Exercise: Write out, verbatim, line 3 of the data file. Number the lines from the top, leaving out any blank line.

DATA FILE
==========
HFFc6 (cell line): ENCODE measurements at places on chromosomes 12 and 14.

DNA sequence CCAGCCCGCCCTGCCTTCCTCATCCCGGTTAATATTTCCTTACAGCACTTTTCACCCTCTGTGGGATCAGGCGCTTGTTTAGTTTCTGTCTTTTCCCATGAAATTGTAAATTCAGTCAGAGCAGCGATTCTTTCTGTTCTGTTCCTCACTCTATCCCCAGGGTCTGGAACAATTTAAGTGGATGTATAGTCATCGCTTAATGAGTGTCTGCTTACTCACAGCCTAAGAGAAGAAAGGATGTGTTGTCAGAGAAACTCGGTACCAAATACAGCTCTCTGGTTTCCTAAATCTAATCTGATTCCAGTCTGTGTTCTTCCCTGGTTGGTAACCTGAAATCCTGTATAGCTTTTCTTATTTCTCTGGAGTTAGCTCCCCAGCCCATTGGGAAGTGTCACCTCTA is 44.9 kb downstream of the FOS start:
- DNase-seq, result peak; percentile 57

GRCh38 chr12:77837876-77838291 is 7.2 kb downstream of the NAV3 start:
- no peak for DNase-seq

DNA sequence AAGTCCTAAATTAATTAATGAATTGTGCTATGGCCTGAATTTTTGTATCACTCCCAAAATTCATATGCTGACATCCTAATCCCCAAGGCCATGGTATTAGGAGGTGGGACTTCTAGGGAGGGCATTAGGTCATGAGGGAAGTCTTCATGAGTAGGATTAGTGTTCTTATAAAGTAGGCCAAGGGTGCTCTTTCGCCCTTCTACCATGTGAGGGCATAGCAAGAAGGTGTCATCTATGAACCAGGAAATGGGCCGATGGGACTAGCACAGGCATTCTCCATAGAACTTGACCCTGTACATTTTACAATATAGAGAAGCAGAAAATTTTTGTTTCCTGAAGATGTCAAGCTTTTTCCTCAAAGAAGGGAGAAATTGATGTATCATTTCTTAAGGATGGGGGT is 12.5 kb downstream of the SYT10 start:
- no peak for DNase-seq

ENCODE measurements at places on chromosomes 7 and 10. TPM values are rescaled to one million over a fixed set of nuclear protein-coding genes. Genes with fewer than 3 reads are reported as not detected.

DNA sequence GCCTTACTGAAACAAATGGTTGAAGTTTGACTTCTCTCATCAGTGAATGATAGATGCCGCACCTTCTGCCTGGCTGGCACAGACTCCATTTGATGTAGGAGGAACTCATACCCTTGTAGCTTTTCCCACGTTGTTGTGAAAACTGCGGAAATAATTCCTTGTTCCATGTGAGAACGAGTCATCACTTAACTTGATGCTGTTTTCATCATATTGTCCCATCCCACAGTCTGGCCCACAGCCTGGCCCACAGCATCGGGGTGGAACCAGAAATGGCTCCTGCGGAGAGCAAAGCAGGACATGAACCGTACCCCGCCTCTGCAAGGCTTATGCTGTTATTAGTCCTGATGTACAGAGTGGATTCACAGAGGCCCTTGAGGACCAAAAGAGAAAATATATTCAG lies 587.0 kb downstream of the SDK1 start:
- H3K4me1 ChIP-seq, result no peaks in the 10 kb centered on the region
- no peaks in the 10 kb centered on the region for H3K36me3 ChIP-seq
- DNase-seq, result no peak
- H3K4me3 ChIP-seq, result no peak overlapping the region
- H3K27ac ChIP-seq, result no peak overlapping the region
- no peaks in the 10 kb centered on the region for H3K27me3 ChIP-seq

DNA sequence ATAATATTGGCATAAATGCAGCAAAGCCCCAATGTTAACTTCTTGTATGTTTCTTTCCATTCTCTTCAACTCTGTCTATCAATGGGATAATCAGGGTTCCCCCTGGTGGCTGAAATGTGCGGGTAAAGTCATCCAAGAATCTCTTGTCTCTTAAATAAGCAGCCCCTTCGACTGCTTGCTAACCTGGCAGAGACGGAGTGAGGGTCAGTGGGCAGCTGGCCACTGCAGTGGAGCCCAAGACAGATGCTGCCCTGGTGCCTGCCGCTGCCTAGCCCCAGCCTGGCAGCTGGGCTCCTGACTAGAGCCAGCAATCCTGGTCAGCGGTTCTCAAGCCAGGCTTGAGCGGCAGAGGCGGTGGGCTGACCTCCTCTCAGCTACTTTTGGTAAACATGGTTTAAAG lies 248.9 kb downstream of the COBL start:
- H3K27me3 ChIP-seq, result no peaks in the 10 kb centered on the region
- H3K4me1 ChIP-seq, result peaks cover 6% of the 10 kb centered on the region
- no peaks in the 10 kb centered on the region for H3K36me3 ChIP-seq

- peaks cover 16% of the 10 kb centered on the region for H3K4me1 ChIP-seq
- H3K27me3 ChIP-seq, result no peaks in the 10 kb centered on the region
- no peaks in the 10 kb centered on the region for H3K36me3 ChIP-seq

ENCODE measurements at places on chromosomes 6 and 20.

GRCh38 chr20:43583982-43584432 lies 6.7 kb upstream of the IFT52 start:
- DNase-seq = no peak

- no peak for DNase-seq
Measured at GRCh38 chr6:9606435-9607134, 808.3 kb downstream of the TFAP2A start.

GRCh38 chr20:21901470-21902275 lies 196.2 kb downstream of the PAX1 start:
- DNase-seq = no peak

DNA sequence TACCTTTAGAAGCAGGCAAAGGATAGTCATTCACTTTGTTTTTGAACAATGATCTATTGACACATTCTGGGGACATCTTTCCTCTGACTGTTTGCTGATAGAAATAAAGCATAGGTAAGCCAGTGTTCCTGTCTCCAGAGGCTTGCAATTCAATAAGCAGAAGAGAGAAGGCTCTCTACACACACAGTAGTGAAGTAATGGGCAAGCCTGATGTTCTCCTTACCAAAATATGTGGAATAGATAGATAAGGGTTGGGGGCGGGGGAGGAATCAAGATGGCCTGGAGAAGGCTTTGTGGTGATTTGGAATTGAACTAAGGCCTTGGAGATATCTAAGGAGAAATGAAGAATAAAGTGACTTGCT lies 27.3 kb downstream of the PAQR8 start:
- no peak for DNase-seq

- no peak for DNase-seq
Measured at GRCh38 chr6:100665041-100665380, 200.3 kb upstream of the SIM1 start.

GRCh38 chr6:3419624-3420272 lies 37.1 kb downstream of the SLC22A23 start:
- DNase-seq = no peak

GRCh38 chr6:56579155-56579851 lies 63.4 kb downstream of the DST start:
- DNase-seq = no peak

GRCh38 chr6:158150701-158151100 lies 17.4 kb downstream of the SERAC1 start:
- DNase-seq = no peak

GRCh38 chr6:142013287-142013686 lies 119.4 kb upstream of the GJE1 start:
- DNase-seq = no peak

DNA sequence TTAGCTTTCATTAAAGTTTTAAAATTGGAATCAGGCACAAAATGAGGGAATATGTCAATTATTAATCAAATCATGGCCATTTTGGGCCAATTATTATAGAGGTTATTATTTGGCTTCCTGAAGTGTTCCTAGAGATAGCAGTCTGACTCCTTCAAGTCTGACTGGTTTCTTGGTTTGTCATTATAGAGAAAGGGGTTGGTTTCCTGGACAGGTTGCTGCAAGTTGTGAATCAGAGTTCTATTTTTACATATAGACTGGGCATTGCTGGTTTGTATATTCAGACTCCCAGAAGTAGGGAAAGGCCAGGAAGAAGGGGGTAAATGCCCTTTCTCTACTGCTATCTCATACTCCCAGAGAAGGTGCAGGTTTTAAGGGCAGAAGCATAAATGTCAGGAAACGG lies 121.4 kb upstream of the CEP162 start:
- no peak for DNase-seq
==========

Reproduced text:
- DNase-seq, result peak; percentile 57